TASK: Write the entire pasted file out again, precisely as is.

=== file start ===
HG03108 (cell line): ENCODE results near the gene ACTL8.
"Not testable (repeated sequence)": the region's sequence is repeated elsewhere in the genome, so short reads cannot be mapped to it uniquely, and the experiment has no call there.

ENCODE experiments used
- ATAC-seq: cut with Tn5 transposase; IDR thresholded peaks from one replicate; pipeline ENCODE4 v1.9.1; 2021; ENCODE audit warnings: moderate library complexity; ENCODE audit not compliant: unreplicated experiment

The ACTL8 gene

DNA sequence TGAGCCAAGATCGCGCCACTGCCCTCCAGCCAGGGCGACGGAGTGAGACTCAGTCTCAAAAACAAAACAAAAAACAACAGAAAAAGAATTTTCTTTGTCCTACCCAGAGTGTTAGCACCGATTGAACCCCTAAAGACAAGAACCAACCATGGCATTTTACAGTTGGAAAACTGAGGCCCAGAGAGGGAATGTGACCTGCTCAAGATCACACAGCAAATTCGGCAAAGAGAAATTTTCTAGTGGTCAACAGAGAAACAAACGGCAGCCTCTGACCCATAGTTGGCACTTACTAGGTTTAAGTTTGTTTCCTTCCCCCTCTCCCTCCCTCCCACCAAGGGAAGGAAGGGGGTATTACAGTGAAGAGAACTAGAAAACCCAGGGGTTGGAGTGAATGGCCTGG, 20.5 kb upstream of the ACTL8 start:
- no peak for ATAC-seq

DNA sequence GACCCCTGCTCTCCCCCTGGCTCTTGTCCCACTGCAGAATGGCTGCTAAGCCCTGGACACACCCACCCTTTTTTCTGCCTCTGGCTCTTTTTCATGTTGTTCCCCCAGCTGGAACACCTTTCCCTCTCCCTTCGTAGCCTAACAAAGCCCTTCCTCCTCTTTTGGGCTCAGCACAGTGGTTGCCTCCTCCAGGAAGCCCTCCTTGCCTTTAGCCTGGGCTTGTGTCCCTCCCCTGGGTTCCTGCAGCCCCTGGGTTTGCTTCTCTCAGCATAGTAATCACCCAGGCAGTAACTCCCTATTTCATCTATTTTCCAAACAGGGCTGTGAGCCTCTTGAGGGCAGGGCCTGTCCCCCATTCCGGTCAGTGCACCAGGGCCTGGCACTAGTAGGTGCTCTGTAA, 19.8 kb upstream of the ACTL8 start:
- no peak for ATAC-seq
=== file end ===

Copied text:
HG03108 (cell line): ENCODE results near the gene ACTL8.
"Not testable (repeated sequence)": the region's sequence is repeated elsewhere in the genome, so short reads cannot be mapped to it uniquely, and the experiment has no call there.

ENCODE experiments used
- ATAC-seq: cut with Tn5 transposase; IDR thresholded peaks from one replicate; pipeline ENCODE4 v1.9.1; 2021; ENCODE audit warnings: moderate library complexity; ENCODE audit not compliant: unreplicated experiment

The ACTL8 gene

DNA sequence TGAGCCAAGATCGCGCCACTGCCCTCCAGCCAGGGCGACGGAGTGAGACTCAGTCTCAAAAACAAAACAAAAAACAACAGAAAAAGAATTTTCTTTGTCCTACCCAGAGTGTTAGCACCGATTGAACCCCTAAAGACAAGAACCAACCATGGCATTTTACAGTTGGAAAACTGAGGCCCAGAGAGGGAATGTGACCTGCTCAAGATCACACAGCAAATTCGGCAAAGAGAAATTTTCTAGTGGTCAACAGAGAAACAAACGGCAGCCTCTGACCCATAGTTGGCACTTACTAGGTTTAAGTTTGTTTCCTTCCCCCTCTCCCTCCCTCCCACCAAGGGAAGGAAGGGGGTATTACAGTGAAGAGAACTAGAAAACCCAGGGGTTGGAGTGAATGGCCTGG, 20.5 kb upstream of the ACTL8 start:
- no peak for ATAC-seq

DNA sequence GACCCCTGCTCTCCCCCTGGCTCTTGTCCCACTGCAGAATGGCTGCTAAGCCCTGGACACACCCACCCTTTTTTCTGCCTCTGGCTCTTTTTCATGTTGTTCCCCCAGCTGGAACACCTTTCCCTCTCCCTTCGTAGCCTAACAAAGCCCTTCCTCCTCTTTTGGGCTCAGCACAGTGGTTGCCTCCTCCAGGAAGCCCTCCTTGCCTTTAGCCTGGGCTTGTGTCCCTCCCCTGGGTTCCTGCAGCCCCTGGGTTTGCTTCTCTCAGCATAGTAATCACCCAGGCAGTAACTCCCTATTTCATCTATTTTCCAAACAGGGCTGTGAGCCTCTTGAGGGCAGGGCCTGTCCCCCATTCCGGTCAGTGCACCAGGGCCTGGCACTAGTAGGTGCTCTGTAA, 19.8 kb upstream of the ACTL8 start:
- no peak for ATAC-seq